Outreach-National DNA Day

National DNA Day is an NIH sponsored initiative to raise awareness about genetics and genomics research. It commemorates the completion of the Human Genome Project in 2003 and the discovery of the DNA double helix in 1953. The Department of Immunobiology has initiated this outreach event to bring National DNA Day to local high school Biology students in Tucson, Arizona. 

Our National DNA Day 2020 outreach event will take place the week of April 20-24. If your High School is interested in participating, please fill out the following Google form: Participation Form

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Watch regarding last year's National DNA Day 2019 outreach event: News

​The Department of Immunobiology in the University of Arizona College of Medicine – Tucson hosted “National DNA Day” events at local high schools April 24-26, 2019, to highlight the importance of genomic research.

Nearly 700 high school students and eight teachers in biology classes at three Tucson Unified School District schools—Cholla, Catalina and Rincon high schools—participated in the events.

Events were held nationwide as part of “National DNA Day” on April 25, 2019, a national observance promoted by the National Human Genome Research Institute at the National Institutes of Health. “National DNA Day” raises awareness about the discovery of DNA’s double helix by James Watson and Francis Crick in 1953, with significant contributions from Rosalind Franklin, and the successful completion of the Human Genome Project in 2003. This annual celebration offers students and teachers many exciting opportunities to learn about the latest advances in genomic research and explore how those advances might impact their lives.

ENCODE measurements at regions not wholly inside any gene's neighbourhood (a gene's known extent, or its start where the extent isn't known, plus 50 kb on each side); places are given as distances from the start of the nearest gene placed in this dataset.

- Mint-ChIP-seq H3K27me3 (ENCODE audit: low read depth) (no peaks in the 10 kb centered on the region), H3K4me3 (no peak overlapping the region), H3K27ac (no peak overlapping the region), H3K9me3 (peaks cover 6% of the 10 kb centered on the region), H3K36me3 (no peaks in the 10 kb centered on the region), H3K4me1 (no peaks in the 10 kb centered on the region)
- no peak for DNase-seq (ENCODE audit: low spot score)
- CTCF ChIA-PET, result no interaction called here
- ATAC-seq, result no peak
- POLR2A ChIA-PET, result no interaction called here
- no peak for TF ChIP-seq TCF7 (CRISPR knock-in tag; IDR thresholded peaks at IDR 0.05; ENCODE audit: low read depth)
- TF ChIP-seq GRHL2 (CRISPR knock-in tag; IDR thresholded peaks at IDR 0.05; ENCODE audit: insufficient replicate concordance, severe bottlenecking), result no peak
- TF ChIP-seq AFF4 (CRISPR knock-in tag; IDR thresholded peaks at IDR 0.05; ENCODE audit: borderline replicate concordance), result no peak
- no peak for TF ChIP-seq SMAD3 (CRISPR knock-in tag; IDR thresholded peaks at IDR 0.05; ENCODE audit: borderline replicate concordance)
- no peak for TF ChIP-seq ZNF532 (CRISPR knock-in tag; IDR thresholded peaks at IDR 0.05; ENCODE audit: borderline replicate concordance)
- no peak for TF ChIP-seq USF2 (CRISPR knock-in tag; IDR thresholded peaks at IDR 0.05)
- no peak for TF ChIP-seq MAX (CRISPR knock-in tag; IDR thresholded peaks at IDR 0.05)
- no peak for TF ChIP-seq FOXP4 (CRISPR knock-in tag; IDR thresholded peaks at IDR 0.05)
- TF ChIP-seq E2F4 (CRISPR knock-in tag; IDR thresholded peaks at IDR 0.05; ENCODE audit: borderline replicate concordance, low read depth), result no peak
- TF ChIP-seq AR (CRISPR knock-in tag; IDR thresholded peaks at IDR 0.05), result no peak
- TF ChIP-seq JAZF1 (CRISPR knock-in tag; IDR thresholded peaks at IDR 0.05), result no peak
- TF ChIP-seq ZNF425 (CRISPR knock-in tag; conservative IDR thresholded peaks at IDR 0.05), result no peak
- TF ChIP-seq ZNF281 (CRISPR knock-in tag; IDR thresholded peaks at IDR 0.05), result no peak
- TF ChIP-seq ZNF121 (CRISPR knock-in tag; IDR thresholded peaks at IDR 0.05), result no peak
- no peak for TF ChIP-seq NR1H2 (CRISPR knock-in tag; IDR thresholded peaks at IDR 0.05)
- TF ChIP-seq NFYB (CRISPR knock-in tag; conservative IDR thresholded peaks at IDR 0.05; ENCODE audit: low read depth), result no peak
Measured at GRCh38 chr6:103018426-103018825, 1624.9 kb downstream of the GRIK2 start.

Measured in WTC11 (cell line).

UA Health Sciences graduate and undergraduate students visited the Tucson high schools to teach 9th and 10th grade biology students about how our genetic makeup sculpts us into unique individuals. The events not only teaches important concepts about DNA, but also engages students with hands-on activities, including genetic wheels and extracting their DNA from saliva using common household items. 

“Our goal is to engage the local community and get them to understand and appreciate the importance of genomic research,” said UA immunobiologist Michael Johnson, PhD, assistant professor, Department of Immunobiology. “Most importantly, we want to get the kids excited about biology.”

“The National Human Genome Research Institute at the National Institutes of Health is proud to add Arizona to its list of states with active DNA Day outreach events courtesy of Dr. Michael Johnson at the University of Arizona. I think it is really exciting that the university is incorporating the topic of precision medicine through the inclusion of the All of Us Research Program into their classroom visits. Dr. Johnson has been a supporter of DNA Day since 2007 and has initiated DNA Day programming in three different states. He has not only been a supporter of DNA Day, but a true champion for science literacy,” said Carla L. Easter, PhD, chief, Education and Community Involvement Branch, NHGRI. 

“National DNA Day” has grown significantly each year, with the number of events more than doubling since 2011. For more information, or to see the complete list of “National DNA Day” events, please visit genome.gov/DNADay.